The Heaviest: 10 Linkin Park Songs Beloved By Hardcore Fans

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Linkin Park is responsible for introducing metal to a new generation.

Even though nu-metal may have been intimidating for casual rock fans, most could sing along to tracks like “In the End” and “One Step Closer.” 

But if you’re looking at just Linkin Park’s hits, you’re missing the big picture.

Throughout Linkin Park’s history, they got extremely heavy, from their nu-metal days to the thoughtful kind of art-alt they were putting out toward the end of their run.

Songs like “Numb” might be a good place to start, but these songs show the band’s teeth a bit more.

For the casual fan or newcomer, this is what Linkin Park sounds like at their heaviest.

Linkin Park is dropping the 20th-anniversary edition of Meteora soon. You can pre-order the Meteora 20th anniversary box set here, It will be released on April 7th.

A Place For My Head

Linkin Park hit the ground running when they released Hybrid Theory.

Although songs like “In the End” and “Crawling” got the record to Diamond status, “A Place For My Head” got them respect of nu-metal fans. While not as heavy as Korn or Deftones, the riff is crushing played on Brad Delson’s detuned guitar. When the whole band crashes out in the breakdown, Chester Bennington gives one of his best screams, yelling at his detractors to go away.

Even though he might be talking to the voices in his own head, the band coming in behind him is a better boost of adrenaline than any prescription. Outside of their hits, Linkin Park was playing like they had everything to prove. 

By Myself

When looking through Hybrid Theory’s track listing, some of the biggest songs come at the start of the album.

Even though “One Step Closer” may have been heavy to kick things off, “By Myself” opens up the second half with bang. LP always had a futuristic vibe to their sound, and Delson’s guitar feedback sounds like a robot malfunctioning combined with Bennington’s shrieks. While the original chorus works well, the beauty is in the details, as Mike Shinoda sings about his loneliness with only a soft piano pad behind him.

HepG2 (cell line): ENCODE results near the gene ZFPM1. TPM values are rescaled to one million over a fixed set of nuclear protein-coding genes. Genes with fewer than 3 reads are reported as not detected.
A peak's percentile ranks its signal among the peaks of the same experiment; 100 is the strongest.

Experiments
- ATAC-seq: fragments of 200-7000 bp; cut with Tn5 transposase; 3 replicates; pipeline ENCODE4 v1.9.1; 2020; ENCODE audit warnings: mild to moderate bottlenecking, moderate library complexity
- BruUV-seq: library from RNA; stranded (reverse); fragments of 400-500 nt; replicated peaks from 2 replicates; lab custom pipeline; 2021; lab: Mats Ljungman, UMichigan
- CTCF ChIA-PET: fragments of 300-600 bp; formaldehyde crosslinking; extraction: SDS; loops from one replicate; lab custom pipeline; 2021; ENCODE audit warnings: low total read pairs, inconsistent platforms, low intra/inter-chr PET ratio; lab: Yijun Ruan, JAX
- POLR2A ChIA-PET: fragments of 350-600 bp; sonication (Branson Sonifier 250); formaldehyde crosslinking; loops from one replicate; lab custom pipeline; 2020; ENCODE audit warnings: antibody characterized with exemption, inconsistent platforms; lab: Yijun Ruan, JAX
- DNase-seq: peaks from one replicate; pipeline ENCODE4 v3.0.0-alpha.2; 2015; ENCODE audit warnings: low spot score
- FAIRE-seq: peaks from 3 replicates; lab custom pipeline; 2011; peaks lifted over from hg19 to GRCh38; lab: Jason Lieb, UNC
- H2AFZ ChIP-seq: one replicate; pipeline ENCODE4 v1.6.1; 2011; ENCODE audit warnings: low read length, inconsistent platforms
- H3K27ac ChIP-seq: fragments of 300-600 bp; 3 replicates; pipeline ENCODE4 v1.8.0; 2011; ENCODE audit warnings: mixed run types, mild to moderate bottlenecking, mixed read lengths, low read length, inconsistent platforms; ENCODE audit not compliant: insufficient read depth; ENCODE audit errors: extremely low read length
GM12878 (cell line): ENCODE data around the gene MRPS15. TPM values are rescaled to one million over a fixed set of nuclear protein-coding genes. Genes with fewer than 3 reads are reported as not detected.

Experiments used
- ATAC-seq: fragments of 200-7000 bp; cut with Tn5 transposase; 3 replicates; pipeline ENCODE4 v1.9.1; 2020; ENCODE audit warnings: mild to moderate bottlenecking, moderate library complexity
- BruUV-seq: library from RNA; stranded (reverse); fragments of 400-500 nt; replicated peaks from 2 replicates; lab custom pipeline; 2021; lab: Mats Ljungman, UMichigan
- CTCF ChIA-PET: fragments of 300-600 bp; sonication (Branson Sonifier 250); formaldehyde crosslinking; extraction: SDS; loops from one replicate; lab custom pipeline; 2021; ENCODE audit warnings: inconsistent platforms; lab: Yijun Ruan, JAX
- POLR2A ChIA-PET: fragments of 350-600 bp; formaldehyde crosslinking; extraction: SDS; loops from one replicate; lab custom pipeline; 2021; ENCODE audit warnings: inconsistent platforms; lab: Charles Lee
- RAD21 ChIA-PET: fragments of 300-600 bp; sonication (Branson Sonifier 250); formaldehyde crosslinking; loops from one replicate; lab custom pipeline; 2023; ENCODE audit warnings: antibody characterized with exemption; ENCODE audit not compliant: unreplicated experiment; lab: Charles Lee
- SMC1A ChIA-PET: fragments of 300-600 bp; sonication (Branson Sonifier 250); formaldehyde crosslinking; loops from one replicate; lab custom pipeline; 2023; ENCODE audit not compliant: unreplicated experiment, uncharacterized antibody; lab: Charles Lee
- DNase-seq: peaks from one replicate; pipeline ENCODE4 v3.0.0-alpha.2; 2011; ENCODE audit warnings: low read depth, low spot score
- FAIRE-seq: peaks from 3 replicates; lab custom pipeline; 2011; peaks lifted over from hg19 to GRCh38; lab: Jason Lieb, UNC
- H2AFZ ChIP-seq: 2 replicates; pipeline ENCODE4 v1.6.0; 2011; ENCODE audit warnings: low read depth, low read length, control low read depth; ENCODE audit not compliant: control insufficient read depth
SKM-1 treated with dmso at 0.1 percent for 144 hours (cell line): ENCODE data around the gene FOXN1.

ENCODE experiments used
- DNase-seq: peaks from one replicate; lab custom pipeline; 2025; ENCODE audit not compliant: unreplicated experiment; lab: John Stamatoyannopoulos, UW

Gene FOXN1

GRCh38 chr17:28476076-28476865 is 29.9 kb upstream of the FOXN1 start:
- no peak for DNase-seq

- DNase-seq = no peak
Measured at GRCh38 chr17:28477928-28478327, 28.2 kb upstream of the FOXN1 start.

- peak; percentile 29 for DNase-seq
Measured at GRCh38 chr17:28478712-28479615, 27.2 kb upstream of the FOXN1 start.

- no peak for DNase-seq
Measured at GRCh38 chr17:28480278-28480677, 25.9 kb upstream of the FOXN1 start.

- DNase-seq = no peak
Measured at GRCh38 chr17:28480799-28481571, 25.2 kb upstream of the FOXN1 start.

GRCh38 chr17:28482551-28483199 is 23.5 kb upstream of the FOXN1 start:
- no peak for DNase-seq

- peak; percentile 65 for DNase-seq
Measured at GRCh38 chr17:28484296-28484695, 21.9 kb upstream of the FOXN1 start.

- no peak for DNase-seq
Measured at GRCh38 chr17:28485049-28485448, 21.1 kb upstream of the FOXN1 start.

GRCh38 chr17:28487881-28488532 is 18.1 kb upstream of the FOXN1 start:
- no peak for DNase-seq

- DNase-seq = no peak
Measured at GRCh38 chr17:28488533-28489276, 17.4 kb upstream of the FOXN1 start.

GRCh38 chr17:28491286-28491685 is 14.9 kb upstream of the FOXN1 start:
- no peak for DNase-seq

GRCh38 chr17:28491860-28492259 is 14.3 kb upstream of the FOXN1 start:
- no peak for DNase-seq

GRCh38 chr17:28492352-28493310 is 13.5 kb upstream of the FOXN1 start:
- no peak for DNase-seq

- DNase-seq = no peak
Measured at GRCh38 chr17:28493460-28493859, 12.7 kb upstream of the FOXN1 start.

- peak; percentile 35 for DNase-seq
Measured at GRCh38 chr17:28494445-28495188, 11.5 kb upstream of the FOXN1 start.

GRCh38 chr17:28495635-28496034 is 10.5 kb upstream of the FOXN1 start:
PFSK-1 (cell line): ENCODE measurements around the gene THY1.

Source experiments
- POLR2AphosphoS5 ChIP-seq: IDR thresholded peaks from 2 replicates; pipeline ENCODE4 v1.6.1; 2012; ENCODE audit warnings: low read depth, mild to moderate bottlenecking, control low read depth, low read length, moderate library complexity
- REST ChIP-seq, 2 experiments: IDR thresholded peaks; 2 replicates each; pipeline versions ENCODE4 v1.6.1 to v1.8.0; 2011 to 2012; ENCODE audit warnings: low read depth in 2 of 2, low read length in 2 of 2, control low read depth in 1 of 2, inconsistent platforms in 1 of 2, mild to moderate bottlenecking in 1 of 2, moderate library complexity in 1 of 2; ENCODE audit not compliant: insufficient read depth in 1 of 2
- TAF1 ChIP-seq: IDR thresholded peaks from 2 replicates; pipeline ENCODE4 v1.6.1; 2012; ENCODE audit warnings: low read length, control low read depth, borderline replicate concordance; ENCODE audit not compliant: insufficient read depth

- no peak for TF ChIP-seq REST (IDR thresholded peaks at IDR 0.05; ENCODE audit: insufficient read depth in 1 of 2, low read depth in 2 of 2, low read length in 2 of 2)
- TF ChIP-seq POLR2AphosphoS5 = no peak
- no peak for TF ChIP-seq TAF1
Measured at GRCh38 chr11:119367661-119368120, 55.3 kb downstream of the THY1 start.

These sections should be part of two separate songs, but putting them both together was an act of musical genius. By giving us the light and the dark, this is the perfect showcase for someone boiling with rage.

Don’t Stay

The year is 2003.

After seeing Linkin Park on MTV, you decide to pick up a copy of Meteora. And after the sound of shattering glass comes “Don’t Stay” to change your world.

Although LP were known as a heavy band before, the 7-string guitar on this track was something different. As opposed to the digital sounds of their debut, the guitar tone is something right out of Korn’s playbook. While the band is still feeding off their anger, this song points the finger at everyone in their lives that needs to leave them alone.

Hybrid Theory might have made them superstars, but Linkin Park wasn’t going to go pop so easily.  

Hit the Floor

A good half of Linkin Park’s songs are directed inward. Although “Breaking the Habit” and “Numb” were introspective highlights on Meteora, “Hit the Floor” is one song where they get aggro from start to finish.

Even in the softer moments, Delson’s guitar sounds like it’s covered in mud before layers of distortion come in. Although you can sing along to most of the band’s pop hits, the main hook of this song is the screaming vocals from Bennington.

With every scream, the listener is pulled back down to the floor. This is also the heaviest production from Joe Hahn on the record, as the beats stutter to the end before you have time to know what hit you.   

Given Up

Minutes to Midnight marked a pretty significant shift for Linkin Park. That said, “Given Up” started the album off on a ferocious note.

After a chunky guitar riff, Bennington comes into the chorus with all guns blazing. After laying into himself in the chorus, the heaviest moment on the record comes in the breakdown. With a riff that could have been written by Slayer, Delson delivers walls of guitar before Bennington gives us a scream for the ages. Spanning 17 seconds, Bennington’s superhuman endurance on this note is one of the greatest moments in metal history.